Step 72 is the formation of a mask. Preferably, a hard mask will be formed using silicon dioxide or silicon nitride. Although the hard mask is preferred, the present invention can also utilize a photoresist mask provided that the temperature does not exceed the point at which the photoresist is no longer able to act as a suitable mask. As new mask materials and techniques are developed the present method is expected to find uses in connection with a variety of additional processes. At the present time, a hard mask is preferred due to the temperatures used in connection the method of the present invention.
Step 74 is the heating of the wafer to a temperature at which the metal will form a volatile compound with fluorine, typically above 150 degrees Celsius.
Step 76 is the introduction of a fluorine-based gas. The fluorine containing gas is preferably carbon tetrafluoride (CF4), nitrogen trifluoride (NF3) or sulfur hexafluoride (SF6). In another preferred embodiment of the present invention chlorofluorocarbons are not used as a source of fluorine, as they also contain chlorine, which produces nonvolatile etch reactants with platinum and iridium.
During steps 72, 74, and 76 suitable microwave power is applied to produce a plasma within chamber 16 as illustrated by step 78. As known to those of skill in the art of ECR etch processing, the introduced gases are ionized. The fluorine-based gases produce fluorine ions within the plasma. In a preferred embodiment of the present invention, oxygen can also be introduced to react within the plasma to free up additional fluorine, which will also react with the metal. Typically between 2% and 20% oxygen will be added to the fluorine-based gas.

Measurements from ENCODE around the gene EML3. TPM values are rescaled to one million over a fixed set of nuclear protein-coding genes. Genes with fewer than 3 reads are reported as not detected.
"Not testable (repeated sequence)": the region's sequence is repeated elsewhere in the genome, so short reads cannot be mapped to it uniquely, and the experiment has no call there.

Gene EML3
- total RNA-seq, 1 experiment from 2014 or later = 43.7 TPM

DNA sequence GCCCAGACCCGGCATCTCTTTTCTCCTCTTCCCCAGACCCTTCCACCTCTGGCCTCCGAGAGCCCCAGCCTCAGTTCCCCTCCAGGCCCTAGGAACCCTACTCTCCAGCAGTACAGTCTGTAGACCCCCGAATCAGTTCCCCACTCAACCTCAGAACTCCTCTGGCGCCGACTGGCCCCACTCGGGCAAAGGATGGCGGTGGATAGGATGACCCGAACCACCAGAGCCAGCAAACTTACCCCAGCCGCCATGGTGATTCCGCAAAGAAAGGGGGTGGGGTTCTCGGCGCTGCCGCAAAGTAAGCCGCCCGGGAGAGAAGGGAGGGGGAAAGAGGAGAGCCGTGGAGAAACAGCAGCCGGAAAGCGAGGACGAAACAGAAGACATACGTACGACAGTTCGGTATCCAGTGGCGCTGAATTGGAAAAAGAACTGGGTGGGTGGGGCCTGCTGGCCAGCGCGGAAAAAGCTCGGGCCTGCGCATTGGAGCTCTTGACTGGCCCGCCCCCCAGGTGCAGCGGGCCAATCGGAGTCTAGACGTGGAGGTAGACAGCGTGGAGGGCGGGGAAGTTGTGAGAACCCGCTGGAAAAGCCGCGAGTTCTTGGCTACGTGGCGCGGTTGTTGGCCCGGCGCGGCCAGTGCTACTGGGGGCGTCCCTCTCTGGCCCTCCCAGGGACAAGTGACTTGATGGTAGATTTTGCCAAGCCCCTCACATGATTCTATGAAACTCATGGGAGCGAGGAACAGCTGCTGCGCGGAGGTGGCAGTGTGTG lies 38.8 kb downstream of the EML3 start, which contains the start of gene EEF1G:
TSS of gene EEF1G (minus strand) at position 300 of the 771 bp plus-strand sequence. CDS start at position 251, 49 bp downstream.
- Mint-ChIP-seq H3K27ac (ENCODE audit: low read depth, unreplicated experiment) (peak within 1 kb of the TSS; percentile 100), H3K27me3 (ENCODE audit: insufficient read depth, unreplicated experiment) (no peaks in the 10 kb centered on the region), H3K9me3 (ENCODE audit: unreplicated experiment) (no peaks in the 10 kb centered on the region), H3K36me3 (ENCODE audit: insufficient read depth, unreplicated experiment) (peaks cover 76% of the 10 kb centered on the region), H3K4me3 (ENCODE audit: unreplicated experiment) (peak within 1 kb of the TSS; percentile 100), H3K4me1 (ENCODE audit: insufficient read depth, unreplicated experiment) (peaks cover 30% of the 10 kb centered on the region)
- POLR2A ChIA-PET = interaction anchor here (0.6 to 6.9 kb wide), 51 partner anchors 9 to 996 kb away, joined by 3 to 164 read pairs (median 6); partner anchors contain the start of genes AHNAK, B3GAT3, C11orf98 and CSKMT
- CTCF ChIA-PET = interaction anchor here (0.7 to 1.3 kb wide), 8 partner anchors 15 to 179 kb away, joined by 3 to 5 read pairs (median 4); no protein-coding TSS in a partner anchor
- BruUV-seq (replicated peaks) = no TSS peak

As the etch process continues, etch reactants are formed. As shown by step 80, the etch reactants are preferably simultaneously removed.
The following is a specific experimental example of the method of the present invention:
Six inch p-type (100) wafers are steam oxidized in a tube furnace to form 4000 Å-5000 Å thick oxide over the wafers prior to deposition of metal films. Wafers are then loaded into a planetary within an e-beam evaporation system. The background pressure of the e-beam system was in the 10−8 Torr range. During iridium deposition the complete planetary and the wafers are heated by quartz lamps. The temperature was controlled at 225 Celsius by thermocouples inserted near the planetary. In order to improve film adhesion, a thin titanium (Ti) layer of about 200 Å is deposited on the oxide before continuing with iridium deposition.
Following deposition of iridium, silicon nitride is deposited over the wafer by plasma-enhanced chemical vapor deposition (PECVD). Then photoresist is applied over the wafer and patterned. The silicon nitride layer is then plasma etched to form a hard mask for subsequent iridium etching.
The plasma etching process is performed in a PlasmaQuest ECR enhanced reactive ion etch system. This system is a single-wafer load-lock system. ECR plasma is introduced from the top of the process chamber. ECR power is maintained at 800 watts. The wafer is located on a heated chuck. The heated chuck is used to maintain the wafer at a temperature of approximately 300 degrees Celsius. The wafer temperature is calibrated with respect to the temperature of the chuck at 15 mTorr. RF bias is applied to a bottom electrode maintained at 400 watts. The pressure is maintained at 15 mTorr. A flow of CF4 at 50 sccm and a flow of oxygen at 5 sccm is introduced into the system.